Or to burst all links of habit—there to wander far away,
    On from island unto island at the gateways of the day.

    Larger constellations burning, mellow moons and happy skies,
    Breadths of tropic shade and palms in cluster, knots of Paradise.

    Never comes the trader, never floats an European flag,
    Slides the bird o’er lustrous woodland, swings the trailer from the crag;

    Droops the heavy-blossom’d bower, hangs the heavy-fruited tree—
    Summer isles of Eden lying in dark-purple spheres of sea.

    There methinks would be enjoyment more than in this march of mind,
    In the steamship, in the railway, in the thoughts that shake mankind.

    There the passions cramp’d no longer shall have scope and breathing space;
    I will take some savage woman, she shall rear my dusky race.

    Iron-jointed, supple-sinew’d, they shall dive, and they shall run,
    Catch the wild goat by the hair, and hurl their lances in the sun;

    Whistle back the parrot’s call, and leap the rainbows of the brooks,
    Not with blinded eyesight poring over miserable books—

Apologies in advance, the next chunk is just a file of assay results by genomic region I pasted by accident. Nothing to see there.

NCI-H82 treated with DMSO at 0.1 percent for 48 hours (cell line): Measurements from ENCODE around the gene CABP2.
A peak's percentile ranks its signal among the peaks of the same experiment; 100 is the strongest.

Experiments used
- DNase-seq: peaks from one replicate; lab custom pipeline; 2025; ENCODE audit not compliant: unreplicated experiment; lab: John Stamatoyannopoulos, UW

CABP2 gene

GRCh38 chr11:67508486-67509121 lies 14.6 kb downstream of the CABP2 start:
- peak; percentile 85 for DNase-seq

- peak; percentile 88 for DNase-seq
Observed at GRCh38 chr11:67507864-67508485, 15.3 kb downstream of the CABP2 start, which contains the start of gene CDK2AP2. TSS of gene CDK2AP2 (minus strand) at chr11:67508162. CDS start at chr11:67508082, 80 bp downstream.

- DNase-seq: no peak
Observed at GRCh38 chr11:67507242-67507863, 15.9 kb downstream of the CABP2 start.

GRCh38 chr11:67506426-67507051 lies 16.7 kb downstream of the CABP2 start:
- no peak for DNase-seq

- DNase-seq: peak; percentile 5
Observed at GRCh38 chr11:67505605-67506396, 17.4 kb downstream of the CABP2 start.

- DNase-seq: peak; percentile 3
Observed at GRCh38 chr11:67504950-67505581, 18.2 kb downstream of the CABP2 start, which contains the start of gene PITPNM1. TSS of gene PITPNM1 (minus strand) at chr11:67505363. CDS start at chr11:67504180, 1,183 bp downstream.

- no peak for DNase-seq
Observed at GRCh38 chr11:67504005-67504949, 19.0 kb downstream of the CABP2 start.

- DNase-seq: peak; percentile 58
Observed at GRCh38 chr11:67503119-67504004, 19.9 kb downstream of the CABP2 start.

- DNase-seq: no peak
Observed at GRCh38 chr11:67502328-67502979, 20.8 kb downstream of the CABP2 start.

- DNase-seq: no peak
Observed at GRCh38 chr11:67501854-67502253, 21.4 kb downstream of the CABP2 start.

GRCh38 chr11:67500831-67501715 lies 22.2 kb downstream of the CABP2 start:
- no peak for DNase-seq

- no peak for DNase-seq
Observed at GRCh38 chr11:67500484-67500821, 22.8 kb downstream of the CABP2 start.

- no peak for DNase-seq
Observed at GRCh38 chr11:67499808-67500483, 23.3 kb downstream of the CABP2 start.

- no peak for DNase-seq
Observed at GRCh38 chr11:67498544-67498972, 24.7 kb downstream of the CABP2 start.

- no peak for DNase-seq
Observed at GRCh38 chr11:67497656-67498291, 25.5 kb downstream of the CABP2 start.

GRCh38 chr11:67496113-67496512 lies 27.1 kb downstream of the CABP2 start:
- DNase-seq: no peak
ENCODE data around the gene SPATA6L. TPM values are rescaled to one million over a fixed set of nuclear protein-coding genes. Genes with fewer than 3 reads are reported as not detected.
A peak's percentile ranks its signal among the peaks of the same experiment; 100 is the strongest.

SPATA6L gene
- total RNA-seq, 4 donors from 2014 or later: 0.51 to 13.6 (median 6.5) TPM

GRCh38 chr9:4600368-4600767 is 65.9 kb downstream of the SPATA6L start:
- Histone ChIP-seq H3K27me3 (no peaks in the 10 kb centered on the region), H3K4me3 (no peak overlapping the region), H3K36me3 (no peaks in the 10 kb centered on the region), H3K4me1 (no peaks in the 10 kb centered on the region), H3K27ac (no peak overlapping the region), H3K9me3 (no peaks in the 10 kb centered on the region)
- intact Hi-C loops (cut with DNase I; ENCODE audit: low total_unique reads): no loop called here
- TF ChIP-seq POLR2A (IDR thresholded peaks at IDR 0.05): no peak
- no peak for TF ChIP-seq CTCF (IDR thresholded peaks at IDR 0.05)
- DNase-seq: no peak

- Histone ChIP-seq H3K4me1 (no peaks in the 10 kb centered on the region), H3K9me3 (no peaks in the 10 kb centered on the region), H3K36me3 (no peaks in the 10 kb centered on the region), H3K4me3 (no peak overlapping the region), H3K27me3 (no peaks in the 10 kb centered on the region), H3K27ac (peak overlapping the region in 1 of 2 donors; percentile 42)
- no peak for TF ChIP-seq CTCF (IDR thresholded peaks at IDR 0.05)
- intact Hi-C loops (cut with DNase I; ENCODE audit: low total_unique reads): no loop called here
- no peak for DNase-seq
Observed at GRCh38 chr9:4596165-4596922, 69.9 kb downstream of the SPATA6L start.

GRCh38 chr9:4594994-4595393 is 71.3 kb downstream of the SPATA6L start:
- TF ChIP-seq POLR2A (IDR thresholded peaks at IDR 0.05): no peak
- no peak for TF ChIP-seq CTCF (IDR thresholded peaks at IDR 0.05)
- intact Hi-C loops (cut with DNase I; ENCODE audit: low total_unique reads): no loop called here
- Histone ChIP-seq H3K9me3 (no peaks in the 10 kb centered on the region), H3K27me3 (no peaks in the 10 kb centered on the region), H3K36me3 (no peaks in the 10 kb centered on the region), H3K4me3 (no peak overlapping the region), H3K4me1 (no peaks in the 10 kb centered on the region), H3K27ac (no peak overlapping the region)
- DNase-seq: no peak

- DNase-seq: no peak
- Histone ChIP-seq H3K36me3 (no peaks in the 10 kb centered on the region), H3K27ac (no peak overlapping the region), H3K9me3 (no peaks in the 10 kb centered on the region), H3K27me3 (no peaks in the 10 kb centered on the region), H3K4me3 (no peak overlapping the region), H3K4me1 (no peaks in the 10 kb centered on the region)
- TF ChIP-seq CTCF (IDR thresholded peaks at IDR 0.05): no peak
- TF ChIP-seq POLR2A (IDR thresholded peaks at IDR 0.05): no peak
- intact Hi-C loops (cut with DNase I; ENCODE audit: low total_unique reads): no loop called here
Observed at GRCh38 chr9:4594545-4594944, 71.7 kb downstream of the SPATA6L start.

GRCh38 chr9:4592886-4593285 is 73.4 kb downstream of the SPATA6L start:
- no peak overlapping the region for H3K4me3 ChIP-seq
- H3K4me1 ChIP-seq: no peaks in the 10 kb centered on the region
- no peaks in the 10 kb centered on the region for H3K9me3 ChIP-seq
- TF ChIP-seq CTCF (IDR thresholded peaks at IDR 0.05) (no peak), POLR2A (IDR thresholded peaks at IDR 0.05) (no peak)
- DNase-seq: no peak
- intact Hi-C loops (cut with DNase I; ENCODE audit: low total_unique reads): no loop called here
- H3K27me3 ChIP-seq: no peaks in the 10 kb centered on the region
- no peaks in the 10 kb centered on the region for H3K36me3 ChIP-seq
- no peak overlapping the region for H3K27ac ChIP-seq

Fool, again the dream, the fancy! but I know my words are wild,
    But I count the gray barbarian lower than the Christian child.

    I, to herd with narrow foreheads, vacant of our glorious gains,
    Like a beast with lower pleasures, like a beast with lower pains!

    Mated with a squalid savage—what to me were sun or clime?
    I the heir of all the ages, in the foremost files of time—

    I that rather held it better men should perish one by one,
    Than that earth should stand at gaze like Joshua’s moon in Ajalon!

    Not in vain the distance beacons. Forward, forward let us range,
    Let the great world spin for ever down the ringing grooves of change.

    Thro’ the shadow of the globe we sweep into the younger day;
    Better fifty years of Europe than a cycle of Cathay.

    Mother-Age (for mine I knew not) help me as when life begun:
    Rift the hills, and roll the waters, flash the lightnings, weigh the Sun.

    O, I see the crescent promise of my spirit hath not set.
    Ancient founts of inspiration well thro’ all my fancy yet.

    Howsoever these things be, a long farewell to Locksley Hall!
    Now for me the woods may wither, now for me the roof-tree fall.

    Comes a vapour from the margin, blackening over heath and holt,
    Cramming all the blast before it, in its breast a thunderbolt.